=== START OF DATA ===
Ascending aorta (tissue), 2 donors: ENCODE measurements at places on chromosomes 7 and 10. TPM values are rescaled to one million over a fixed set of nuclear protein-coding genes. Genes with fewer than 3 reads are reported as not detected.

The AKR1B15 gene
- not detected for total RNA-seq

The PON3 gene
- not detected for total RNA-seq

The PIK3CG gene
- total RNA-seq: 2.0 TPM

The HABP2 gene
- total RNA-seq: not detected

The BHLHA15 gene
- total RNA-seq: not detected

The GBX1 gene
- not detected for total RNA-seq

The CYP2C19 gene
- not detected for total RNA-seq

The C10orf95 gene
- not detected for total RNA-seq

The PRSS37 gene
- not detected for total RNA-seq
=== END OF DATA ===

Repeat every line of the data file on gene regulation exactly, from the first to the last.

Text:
Ascending aorta (tissue), 2 donors: ENCODE measurements at places on chromosomes 7 and 10. TPM values are rescaled to one million over a fixed set of nuclear protein-coding genes. Genes with fewer than 3 reads are reported as not detected.

The AKR1B15 gene
- not detected for total RNA-seq

The PON3 gene
- not detected for total RNA-seq

The PIK3CG gene
- total RNA-seq: 2.0 TPM

The HABP2 gene
- total RNA-seq: not detected

The BHLHA15 gene
- total RNA-seq: not detected

The GBX1 gene
- not detected for total RNA-seq

The CYP2C19 gene
- not detected for total RNA-seq

The C10orf95 gene
- not detected for total RNA-seq

The PRSS37 gene
- not detected for total RNA-seq